In Valencia v. Deutsche Bank National Trust Company (4D09-3297), the Fourth District reversed a summary judgment in favor of the lender because the lender failed to establish that it had provided notice of default to the borrower prior to filing suit. The Court stated:
For some reason, the lender had not retained a hard copy of the letter notifying the borrowers of the default, but instead produced two possible letters that could have been sent. Both letters contained a cure date of October 8, 2003. Although the original letter was found by appellants after the summary judgment hearing, it contained a different date and different amount owed.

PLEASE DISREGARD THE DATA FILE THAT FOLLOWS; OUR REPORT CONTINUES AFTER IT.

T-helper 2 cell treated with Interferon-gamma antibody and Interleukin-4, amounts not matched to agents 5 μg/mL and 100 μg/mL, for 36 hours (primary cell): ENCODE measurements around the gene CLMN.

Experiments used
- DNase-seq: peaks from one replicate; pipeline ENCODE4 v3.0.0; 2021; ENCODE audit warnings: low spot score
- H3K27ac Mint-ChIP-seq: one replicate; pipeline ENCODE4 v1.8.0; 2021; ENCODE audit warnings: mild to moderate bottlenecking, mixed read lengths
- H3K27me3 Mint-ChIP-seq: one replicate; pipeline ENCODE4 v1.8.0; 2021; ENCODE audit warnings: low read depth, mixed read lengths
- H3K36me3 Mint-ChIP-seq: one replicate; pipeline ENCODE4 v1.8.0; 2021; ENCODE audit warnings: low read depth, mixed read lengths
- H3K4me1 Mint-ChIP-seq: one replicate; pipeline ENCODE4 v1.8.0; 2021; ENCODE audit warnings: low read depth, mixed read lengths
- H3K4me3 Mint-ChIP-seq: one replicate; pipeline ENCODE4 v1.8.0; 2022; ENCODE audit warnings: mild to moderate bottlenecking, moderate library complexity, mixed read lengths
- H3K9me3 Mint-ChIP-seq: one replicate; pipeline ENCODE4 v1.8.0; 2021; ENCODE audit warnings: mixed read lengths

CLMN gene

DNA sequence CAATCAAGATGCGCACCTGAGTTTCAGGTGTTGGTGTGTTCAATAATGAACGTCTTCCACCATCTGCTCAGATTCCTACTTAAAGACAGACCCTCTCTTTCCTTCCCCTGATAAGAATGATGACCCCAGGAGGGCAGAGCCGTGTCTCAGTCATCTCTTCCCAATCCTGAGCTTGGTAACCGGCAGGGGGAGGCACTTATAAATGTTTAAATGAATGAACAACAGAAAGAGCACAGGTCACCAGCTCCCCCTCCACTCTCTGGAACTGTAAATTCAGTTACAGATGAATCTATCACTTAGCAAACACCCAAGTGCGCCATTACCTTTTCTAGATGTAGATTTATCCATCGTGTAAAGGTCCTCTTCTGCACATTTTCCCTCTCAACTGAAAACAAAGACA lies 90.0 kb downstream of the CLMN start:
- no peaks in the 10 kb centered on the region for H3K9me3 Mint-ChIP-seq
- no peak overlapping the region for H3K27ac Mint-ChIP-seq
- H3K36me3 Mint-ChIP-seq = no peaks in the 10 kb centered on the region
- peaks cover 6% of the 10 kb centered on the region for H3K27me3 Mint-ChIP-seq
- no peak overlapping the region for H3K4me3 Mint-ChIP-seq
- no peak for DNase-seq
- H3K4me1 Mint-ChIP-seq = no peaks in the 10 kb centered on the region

In this case, the Court reversed the judgment and held that:
The burden is on the moving party for summary judgment to show conclusively the complete absence of any genuine issue of a material fact. Id. The date of default alleged in the complaint and the dates referred to in the “cure letters” are not identical. This creates, by definition, a genuine issue of a material fact.